Top 100 Horror Flicks #50-41


Directed by Jack Arnold
Genre:  Monster
Last Year’s Rank:  60
Rating:   5 stars
Sequels:  Revenge Of The Creature (1955, D: J. Arnold)
The Creature Walks Among Us (1956, D: J. Sherwood)

The Creature is hands down my favorite Universal Monster.  Part of that, I guess, is that it was originally released in 3-D.  I caught it on tv during the mid-80s 3-D craze and fell in love with it.  The story is about a scientific expedition to the Amazon that uncovers a missing link in evolution – a “Gill Man”, or a fish that walks like a human being.  The locales and characters and especially the monster are all first rate and this does have some pretty suspenseful moments.  I liked this one so much that I ripped it off for my short story, “The Expedition”.

#49 – EVIL DEAD (1981)

Evil Dead

Directed by Sam Raimi
Genre:  Zombie
Last Year’s Rank:  46
Rating:  4 stars
Sequels:  Evil Dead 2 (1987, D: S. Raimi, 3 stars)
Army Of Darkness (1992, D: S. Raimi, 3 stars)

The Evil Dead trilogy is pretty infamous.  First off, it stars cult favorite Bruce Campbell (why doesn’t this guy get more parts in mainstream movies?).  Then there’s Raimi’s highly stylized direction.  And finally, there’s the crazy ass stuff that goes down.  A woman gets raped by a tree, Ash (Campbell), loses his arm (which tries to kill him), and he replaces it with a chainsaw, and for once the tension-cutting comedy is actually funny.    The second movie is pretty much a bigger budget remake of the first one, but the third one takes the series in an entirely new direction with great results.  A must see for any real horror fan.


Directed by Stuart Rosenberg
Genre:  Ghost, Devil
Last Year’s Rank:  45
Rating:  3.5 stars
Sequels:  Amityville II:  The Possession (1982, D: D. Damiani, 1 star)
Amityville 3-D (1983, D: R. Fleischer)
Amityville:  The Evil Escapes (1989, S. Stern)
The Amityville Curse (1990, D: T. Berry)
Amityville 1992:  It’s About Time (1992, D: T. Randel)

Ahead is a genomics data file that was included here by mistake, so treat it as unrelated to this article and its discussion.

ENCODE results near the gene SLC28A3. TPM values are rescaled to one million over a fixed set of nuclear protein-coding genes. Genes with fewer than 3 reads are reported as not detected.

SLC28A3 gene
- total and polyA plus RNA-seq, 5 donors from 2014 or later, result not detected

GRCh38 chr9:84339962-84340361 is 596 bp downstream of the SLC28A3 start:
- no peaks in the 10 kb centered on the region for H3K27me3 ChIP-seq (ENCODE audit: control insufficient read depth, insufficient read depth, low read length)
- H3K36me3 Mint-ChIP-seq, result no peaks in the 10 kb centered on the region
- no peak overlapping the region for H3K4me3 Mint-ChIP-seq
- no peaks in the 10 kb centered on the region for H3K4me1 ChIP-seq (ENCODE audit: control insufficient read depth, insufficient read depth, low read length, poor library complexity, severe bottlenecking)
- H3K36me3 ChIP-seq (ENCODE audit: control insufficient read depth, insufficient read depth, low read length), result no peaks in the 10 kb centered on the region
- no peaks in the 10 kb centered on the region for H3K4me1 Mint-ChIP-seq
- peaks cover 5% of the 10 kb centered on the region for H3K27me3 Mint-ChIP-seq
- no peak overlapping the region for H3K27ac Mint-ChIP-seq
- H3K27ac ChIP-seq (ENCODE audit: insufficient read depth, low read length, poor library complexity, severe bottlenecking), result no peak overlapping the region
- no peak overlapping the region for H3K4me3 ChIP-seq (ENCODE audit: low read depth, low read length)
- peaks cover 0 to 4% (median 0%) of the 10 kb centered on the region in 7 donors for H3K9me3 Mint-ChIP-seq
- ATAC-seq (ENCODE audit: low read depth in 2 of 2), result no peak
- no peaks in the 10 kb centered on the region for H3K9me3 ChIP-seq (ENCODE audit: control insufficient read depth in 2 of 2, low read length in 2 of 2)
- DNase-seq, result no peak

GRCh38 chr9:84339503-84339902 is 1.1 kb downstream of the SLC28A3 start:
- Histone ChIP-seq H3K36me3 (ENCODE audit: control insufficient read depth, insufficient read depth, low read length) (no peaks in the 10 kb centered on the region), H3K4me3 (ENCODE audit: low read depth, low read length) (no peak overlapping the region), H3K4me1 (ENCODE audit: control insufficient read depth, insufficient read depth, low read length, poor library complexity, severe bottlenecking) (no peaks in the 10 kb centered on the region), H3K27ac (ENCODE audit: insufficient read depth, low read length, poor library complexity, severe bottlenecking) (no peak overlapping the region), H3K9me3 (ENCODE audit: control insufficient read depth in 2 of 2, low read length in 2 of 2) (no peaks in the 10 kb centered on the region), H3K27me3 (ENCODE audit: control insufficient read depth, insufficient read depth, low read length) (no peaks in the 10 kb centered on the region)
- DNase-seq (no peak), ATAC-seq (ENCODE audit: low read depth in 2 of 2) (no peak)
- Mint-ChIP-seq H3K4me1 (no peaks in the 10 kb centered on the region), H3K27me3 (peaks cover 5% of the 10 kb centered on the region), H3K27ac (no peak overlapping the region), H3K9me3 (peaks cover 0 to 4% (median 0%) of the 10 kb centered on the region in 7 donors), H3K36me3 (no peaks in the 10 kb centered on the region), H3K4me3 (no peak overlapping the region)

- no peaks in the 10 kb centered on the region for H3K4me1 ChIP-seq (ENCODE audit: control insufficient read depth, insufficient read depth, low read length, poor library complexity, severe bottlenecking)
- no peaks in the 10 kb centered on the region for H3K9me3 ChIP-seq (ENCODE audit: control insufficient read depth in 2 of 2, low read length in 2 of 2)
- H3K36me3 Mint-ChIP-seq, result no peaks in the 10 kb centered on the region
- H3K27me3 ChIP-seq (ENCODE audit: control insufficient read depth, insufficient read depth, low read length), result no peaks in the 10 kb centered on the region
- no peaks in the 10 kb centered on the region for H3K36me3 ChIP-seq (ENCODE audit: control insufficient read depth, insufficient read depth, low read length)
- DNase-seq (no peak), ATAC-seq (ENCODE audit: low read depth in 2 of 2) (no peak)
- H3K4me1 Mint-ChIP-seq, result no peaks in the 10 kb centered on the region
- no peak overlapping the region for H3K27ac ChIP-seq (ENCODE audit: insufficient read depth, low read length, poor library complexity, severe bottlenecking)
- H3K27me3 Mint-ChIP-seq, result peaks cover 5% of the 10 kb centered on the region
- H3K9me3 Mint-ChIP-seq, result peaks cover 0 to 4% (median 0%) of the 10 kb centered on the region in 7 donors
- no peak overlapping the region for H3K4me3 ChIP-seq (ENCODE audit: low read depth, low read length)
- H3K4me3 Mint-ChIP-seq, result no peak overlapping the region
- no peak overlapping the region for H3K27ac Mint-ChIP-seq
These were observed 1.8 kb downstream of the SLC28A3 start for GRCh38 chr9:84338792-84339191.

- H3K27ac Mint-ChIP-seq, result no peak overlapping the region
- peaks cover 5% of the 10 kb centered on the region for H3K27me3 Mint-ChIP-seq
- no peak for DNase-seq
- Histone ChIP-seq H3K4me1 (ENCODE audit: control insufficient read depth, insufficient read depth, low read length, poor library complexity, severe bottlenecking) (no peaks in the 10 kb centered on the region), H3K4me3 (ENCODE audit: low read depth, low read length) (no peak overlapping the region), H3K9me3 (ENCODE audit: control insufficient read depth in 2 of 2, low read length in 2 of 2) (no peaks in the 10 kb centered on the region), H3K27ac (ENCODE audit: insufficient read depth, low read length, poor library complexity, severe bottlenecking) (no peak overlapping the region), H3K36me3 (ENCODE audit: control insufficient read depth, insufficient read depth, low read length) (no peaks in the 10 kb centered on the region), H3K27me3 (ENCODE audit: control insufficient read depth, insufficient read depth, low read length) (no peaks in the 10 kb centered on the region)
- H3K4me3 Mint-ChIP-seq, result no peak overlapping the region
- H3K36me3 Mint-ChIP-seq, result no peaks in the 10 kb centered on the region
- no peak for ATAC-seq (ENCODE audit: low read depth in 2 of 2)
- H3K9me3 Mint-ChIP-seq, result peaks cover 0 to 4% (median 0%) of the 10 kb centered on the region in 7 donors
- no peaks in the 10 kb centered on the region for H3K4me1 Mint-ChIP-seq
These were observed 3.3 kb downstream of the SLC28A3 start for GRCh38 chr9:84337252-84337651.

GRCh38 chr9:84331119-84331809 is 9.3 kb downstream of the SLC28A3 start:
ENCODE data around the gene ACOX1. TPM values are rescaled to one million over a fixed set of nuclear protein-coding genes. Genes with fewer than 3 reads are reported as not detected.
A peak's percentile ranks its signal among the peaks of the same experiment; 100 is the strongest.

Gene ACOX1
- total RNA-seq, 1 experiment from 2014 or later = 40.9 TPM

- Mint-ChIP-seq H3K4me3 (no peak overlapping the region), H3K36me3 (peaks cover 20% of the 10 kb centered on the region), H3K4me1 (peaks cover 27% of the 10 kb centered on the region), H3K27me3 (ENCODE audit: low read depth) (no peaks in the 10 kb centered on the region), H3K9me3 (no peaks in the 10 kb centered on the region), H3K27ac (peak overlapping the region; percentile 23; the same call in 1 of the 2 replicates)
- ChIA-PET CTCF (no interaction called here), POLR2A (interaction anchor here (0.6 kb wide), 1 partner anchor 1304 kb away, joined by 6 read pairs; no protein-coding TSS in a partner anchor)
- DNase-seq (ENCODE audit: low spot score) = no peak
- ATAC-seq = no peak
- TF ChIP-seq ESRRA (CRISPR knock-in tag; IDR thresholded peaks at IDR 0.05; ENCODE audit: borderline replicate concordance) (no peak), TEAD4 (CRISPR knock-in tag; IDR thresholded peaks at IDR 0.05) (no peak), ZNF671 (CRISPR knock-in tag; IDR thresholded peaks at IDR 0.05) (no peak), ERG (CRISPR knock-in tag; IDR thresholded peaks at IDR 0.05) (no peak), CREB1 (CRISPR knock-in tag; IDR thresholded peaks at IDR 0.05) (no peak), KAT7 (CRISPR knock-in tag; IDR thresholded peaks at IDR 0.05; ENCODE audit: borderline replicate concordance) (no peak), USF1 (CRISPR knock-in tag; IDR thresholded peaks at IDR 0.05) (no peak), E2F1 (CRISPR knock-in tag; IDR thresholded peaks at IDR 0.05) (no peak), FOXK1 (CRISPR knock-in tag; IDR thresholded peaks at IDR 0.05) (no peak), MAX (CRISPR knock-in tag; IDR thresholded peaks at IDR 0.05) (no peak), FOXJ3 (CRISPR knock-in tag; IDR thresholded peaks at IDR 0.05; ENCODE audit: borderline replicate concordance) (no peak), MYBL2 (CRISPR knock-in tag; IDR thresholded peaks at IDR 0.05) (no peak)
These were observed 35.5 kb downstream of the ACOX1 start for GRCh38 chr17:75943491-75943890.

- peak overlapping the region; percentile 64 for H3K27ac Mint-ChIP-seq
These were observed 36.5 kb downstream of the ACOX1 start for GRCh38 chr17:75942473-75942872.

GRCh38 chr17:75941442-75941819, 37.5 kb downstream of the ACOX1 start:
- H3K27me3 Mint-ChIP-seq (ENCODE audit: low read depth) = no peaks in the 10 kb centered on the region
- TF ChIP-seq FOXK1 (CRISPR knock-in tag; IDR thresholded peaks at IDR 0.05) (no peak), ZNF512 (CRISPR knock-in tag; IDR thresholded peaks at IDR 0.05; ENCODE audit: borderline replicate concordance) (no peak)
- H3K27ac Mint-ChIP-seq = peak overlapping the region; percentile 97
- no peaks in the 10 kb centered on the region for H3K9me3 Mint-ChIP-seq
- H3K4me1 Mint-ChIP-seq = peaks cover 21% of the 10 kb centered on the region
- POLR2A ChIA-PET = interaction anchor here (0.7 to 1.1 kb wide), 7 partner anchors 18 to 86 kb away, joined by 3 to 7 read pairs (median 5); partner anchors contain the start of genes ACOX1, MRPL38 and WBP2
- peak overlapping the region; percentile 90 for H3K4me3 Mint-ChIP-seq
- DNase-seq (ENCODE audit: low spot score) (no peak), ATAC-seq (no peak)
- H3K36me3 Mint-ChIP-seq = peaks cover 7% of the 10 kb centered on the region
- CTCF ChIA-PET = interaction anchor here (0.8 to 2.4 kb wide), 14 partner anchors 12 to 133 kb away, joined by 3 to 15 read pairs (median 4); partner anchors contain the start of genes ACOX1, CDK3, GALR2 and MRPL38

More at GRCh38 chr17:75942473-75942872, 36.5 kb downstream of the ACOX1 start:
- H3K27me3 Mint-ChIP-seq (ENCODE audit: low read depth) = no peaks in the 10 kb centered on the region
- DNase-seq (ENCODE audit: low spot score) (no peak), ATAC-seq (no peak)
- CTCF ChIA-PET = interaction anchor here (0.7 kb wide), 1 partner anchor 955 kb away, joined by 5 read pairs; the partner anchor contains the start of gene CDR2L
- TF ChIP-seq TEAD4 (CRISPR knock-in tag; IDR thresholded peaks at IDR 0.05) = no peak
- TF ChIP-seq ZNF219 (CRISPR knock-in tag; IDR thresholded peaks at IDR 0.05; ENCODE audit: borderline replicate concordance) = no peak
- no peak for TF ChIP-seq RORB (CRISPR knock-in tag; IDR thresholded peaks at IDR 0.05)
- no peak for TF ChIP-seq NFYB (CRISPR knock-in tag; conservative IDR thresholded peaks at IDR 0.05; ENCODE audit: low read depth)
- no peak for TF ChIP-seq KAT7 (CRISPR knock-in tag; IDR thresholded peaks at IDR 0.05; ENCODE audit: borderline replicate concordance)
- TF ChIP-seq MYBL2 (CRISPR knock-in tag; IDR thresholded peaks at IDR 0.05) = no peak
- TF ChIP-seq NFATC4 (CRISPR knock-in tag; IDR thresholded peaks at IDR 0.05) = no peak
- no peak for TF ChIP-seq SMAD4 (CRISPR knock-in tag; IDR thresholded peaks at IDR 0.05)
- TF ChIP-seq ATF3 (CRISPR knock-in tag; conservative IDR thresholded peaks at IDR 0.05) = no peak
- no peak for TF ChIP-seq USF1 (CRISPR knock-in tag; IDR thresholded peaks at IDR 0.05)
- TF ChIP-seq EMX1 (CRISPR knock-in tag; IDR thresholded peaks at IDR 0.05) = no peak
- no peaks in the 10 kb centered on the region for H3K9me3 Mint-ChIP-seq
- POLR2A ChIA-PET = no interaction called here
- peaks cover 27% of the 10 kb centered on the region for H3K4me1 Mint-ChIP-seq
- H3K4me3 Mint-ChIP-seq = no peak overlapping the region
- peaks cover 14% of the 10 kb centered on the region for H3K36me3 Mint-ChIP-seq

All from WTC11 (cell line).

Amityville:  A New Generation (1993, D: J. Murlowski)
Amityville:  Dollhouse (1996, D: S. White)
Remake:  The Amityville Horror (2005, D: A. Douglas, 2.5 stars)

Admittedly, the original version is a pretty shoddy movie.  The acting is a bit off and the scares seem a little too manufactured, but man, it’s scary.  The storyline is surprisingly similar to The Shining, where a family moves into an impressive new house and shit starts going bad.  The dad is haunted by the house’s violent past until he has no choice but to take matters into his own hands.  Very, very creepy.  The sequels invariably all sucked.  The remake was a step in the right direction, but with a PG-13 rating, the scares and gore were minimal at best.

#47 – THE WICKER MAN (1973)

Directed by Robin Hardy
Genre:  Thriller
Last Year’s Rank:  44
Rating:  4 stars
Remake:  The Wicker Man (2006, D: Neil LaBute)
I haven’t seen the remake, and really don’t intend to.  But the original is very unsettling.  A police detective travels to a remote island to investigate the disappearance of a child who the locals say never existed, but everything on the island is just a little bit off.   Something is definitely going on with the people that populate the island, as the detective witnesses weird rituals.  It all leads up to a stunning conclusion that blows your mind.

#46 – DAWN OF THE DEAD (2006)

Directed by Zack Snyder
Genre:  Zombie
Last Year’s Rank:  43
Rating:  4 stars

I was skeptical too.  A remake of Romero’s classic?  I mean, it’s been done before, with the 1990 remake of Night Of The Living Dead (which I liked), but this was a stand-alone movie and not a sequel to that remake.  But I liked it a lot.  The zombies were scary, the humans were a mixed bag of sympathetic and evil, and the direction was energetic.  But if you leave before the end of the closing credits, you’re missing the best part.


Directed by Wes Craven
Genre:  Thriller
Last Year’s Rank:  42
Rating:  4 stars